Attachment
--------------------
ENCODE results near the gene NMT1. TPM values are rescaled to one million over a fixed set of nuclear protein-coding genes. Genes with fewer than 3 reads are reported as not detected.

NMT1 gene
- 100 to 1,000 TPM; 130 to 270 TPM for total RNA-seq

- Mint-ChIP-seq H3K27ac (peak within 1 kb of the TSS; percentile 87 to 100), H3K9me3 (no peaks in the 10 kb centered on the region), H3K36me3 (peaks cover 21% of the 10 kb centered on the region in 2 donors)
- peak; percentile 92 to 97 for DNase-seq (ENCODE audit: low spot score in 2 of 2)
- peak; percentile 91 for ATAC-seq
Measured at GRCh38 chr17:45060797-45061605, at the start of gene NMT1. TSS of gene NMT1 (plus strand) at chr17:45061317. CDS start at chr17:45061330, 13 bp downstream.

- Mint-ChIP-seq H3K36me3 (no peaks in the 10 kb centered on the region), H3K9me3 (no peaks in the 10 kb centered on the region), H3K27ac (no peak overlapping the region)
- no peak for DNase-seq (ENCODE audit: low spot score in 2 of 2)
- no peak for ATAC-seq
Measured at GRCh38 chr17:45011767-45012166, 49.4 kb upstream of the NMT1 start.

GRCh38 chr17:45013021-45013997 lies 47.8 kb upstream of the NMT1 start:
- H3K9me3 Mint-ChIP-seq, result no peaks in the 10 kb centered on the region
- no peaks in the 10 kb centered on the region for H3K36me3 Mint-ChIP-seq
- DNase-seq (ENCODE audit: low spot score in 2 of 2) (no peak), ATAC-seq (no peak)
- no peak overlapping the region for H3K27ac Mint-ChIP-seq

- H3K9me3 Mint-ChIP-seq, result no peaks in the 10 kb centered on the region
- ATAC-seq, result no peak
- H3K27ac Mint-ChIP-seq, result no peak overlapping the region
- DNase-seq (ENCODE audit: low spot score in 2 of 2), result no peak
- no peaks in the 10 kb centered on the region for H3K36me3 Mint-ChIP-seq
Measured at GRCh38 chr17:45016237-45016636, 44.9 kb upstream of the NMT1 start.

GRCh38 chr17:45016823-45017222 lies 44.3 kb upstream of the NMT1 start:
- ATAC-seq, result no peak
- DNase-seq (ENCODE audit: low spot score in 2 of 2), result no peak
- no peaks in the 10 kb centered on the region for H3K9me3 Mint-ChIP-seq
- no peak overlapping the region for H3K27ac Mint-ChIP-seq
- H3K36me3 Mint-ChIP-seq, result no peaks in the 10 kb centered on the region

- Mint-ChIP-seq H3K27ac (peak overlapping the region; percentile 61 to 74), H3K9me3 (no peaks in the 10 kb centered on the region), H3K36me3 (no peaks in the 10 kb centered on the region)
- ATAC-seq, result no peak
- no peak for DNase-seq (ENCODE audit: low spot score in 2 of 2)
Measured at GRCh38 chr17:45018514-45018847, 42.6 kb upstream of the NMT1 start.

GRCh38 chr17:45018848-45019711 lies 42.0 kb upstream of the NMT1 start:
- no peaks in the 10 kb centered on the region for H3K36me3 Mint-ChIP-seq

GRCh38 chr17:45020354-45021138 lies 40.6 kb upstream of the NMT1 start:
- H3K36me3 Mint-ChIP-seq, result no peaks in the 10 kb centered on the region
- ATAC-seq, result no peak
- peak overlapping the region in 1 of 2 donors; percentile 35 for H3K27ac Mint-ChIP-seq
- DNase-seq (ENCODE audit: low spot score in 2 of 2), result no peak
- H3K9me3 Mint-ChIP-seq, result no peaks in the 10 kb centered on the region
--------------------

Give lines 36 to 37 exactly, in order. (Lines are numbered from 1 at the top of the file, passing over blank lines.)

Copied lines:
- H3K36me3 Mint-ChIP-seq, result no peaks in the 10 kb centered on the region
- ATAC-seq, result no peak